How almonds from more than 2,000 years ago helped researchers date this iconic shipwreck

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A lone diver first saw the ancient Kyrenia shipwreck off the north coast of Cyprus almost 60 years ago. But when archaeologists tried to determine the exact timeline when the ship came to rest on the ocean floor, they had to speculate based on the ship’s cargo.

Now a new study, published Wednesday in the journal PLOS One, may have a better time estimate of the Kyrenia’s demise — and the revelation came about thanks to recently cleaned wood samples from the ship, as well as clues from a twig, an animal bone and a supply of old almonds.

Local diver Andreas Cariolou first discovered the Kyrenia ship, one of the first large ships from the Greek Hellenistic period to be found largely intact, in 1965, and a team led by the late maritime archaeologist Michael Katzev recovered the wreck and its cargo excavated in the late 1990s. 60’s.

The researchers originally thought the ship sank around 300 BC. One text, the first part of the site’s final reports published in 2022, estimated at a range of 294 BC. to 290 BC, based on pottery and some coins found on board. But according to the latest study, no scientific dating was available to support the estimates.

The authors of a new study dated the almonds found aboard the Kyrenia ship to find a new estimated number of years for the ancient ship's final voyage.  - Excavation of Kyrenia ships

The authors of a new study dated the tonsils found aboard the Kyrenia ship to find a new estimated number of years for the ancient vessel’s last voyage. – Kyrenia Ship Excavation

Using radiocarbon dating — a method used to determine the age of organic materials, such as tree wood — and dendrochronology, the science of dating tree rings, researchers in the new study determined that the Kyrenia’s sinking occurred between 296 B.C. and 271 B.C. And they found a high probability that it happened between 286 B.C. and 272 B.C., the study authors wrote.

“We found dates that are very close to what archaeologists have recently suggested, but slightly more recent,” said lead author Sturt Manning, a professor of arts and sciences in classical archeology at Cornell University in New York.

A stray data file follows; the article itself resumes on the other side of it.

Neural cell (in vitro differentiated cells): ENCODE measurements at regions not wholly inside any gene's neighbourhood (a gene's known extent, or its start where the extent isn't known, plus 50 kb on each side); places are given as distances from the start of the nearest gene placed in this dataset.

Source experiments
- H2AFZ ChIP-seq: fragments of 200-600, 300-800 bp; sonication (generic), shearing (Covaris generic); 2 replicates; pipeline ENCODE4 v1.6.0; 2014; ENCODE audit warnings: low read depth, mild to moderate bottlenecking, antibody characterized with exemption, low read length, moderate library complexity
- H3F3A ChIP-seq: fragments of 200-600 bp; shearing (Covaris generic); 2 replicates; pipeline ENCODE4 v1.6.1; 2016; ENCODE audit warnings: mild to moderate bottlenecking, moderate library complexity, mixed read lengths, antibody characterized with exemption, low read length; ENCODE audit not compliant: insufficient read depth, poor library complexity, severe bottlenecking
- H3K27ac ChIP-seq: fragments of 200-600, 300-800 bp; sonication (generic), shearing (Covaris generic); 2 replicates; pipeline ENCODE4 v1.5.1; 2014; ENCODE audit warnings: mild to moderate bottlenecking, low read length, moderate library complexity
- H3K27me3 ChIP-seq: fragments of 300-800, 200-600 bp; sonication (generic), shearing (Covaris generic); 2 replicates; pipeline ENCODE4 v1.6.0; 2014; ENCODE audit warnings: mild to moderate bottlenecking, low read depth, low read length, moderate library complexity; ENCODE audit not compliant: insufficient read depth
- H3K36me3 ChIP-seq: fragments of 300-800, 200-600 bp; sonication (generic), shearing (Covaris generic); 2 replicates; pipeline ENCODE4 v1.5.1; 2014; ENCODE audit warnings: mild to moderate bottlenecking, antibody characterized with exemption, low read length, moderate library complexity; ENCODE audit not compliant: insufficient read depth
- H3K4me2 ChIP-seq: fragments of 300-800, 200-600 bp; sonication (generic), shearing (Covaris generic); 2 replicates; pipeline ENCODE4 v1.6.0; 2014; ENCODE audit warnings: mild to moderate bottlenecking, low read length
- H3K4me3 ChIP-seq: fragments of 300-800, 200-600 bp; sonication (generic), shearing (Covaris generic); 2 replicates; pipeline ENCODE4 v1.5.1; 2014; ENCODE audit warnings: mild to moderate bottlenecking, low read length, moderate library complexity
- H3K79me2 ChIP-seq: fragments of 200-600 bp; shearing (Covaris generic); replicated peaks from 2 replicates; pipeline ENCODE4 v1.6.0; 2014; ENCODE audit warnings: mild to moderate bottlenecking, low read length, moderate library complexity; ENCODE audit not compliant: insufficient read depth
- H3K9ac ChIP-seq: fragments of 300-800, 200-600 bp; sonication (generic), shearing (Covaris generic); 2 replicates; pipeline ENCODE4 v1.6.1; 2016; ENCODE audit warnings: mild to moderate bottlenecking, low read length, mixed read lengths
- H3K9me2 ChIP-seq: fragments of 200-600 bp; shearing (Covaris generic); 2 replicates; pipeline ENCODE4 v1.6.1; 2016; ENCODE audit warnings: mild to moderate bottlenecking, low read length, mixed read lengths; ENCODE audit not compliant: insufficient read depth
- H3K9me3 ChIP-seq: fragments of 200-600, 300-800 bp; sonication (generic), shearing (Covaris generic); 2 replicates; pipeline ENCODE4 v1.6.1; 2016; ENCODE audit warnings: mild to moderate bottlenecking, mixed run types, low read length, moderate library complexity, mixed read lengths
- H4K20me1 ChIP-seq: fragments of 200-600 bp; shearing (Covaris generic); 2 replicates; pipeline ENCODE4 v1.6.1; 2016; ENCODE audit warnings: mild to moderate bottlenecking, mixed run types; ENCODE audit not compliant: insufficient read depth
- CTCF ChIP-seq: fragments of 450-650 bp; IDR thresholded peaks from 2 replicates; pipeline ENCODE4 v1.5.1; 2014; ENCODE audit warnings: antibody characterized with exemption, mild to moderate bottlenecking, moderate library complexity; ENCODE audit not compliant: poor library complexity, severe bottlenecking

While an updated timeline supported by scientific data is important for the famous ship, the crucial revelation lies in new techniques and a revised radiocarbon calibration that could help scientists more accurately date structures and shipwrecks from this period, Manning said.

Dating from a Hellenistic era ship

According to Manning, two major obstacles stood in the way of obtaining a highly accurate age estimate for the Kyrenia shipwreck. The first was that polyethylene glycol or PEG, a petroleum-derived compound used to preserve the ship’s wood, interfered with radiocarbon dating.

Shipwrecks are often well preserved due to the lack of oxygen at the bottom of the ocean. But once the materials are brought to the surface, they deteriorate quickly, Manning explains. Injecting polyethylene glycol into the wood prevents the wood from crumbling and turning into powder, but it becomes difficult to remove over time.

“You only have to have literally a fraction of a percent of this stuff (polyethylene glycol) on it, and the date will be wrong, often by hundreds if not thousands of years,” said Manning, who had tried to date the Kyrenia. ship 10 years ago, but failed due to PEG.

However, an international team of researchers has developed a cleaning protocol, described in an October 2021 study, that successfully removed the petroleum-based compound from wood that had been preserved relatively recently, Manning said. To confirm that the protocol would work with something as old as the Kyrenia shipwreck, Manning and his colleagues applied the technique to a piece of PEG-preserved wood that they knew was from nearly 2,000 years ago and found accurate radiocarbon ages.